Fighting Back Against Lowball Appraisals

The Wall Street Journal, Saturday/Sunday, June 2-3, 2012

WEEKEND INVESTOR:  THE NEW BASICS

“Fighting Back Against Lowball Appraisals,”  By Ruth Simon

“Record-low interest rates are a boon for home buyers and for homeowners seeking to refinance.  But low appraisals are making it difficult or even impossible for some borrowers to take advantage…

After almost six years of falling home prices, such experiences have become common.  About one-third of real-estate agents reported that low appraisals had resulted in the cancellation, delay or renegotiation of a purchase, according to an April survey by the National Association of Realtors.”

Many sales run into appraisal problems.  To help obtain accurate appraisals, the article speaks to the following:

1) Look at comparable sales from the last three to six months before seeking a mortgage.  2) Borrowers can accompany the appraiser pointing out improvements and comparable sales. 3) Start over, if necessary, by resubmitting the application to a different lender. 3) Have examples of recent comparable sales that weren’t considered by the appraiser.  4) If unhappy with an appaisal, ask to have it reviewed.  5) Start over, but it may cost you if the bank won’t pay for the new appraisal, and you must have a good reason for a reappraisal.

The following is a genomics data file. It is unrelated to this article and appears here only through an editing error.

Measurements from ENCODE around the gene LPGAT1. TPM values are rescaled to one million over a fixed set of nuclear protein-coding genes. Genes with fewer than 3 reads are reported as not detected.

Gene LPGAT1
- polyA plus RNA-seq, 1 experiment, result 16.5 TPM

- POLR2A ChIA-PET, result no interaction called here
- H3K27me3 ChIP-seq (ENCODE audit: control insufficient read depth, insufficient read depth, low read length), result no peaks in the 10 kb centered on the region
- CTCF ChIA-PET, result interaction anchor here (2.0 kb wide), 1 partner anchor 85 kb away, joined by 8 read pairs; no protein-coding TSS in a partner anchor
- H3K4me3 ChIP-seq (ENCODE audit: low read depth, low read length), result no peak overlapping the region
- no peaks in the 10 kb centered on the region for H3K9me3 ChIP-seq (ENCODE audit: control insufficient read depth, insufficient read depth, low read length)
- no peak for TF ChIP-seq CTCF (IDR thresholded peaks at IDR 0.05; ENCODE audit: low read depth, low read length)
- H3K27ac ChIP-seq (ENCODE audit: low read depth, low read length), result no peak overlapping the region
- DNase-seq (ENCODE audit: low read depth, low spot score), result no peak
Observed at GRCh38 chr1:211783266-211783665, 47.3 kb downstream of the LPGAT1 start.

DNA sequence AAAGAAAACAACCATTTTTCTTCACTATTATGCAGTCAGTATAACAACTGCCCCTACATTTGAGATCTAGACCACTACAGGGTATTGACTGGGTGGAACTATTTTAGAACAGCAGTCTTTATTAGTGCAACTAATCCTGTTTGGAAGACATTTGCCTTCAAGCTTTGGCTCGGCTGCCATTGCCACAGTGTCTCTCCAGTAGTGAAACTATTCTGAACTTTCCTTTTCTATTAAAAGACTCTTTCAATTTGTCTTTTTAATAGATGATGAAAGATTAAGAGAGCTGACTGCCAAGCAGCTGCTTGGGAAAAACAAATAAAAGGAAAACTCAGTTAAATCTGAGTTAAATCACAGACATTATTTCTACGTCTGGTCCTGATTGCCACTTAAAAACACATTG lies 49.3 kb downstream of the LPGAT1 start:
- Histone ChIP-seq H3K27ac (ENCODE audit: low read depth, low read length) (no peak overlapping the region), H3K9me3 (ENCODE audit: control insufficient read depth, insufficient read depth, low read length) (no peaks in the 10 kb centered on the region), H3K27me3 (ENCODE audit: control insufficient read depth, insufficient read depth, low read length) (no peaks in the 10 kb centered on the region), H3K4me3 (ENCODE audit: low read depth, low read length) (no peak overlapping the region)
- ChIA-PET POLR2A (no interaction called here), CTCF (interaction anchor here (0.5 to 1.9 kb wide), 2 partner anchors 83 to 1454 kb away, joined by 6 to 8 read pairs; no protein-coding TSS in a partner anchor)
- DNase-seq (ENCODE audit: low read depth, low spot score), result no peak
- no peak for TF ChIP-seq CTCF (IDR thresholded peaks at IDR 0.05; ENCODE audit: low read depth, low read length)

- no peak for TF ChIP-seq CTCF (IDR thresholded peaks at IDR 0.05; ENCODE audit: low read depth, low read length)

The metaphor, the low ball in low ball appraisals, is a gambling term from poker.  From Wikipedia:

Some forms of poker, often called lowball, sometimes called low poker, reward poor poker hands (in the traditional sense). There are four common variations on this idea, differing in whether aces are treated as high cards or low cards, and whether or not straights and flushes are used. The methods are:

  • Ace-to-five low: The lowest possible hand is 5-4-3-2-A, called a wheel. Aces are low and straights and flushes are ignored. This is the most common method.
  • Ace-to-six low: Also called 6-4 low, since the lowest possible hand is 6-4-3-2-A. Aces are low and straights and flushes count as high hands.
  • Deuce-to-seven low: Also called 7-5 low, since the lowest possible hand is 7-5-4-3-2. Almost the direct inverse of traditional “high hand” poker. Aces are high and straights and flushes count as high hands. Since aces are high, A-5-4-3-2 is not a straight, but just ace-high no pair.
  • Deuce-to-six low: The other, mostly unused, possibility would be 6-5 low. Aces are high, straights and flushes are ignored.
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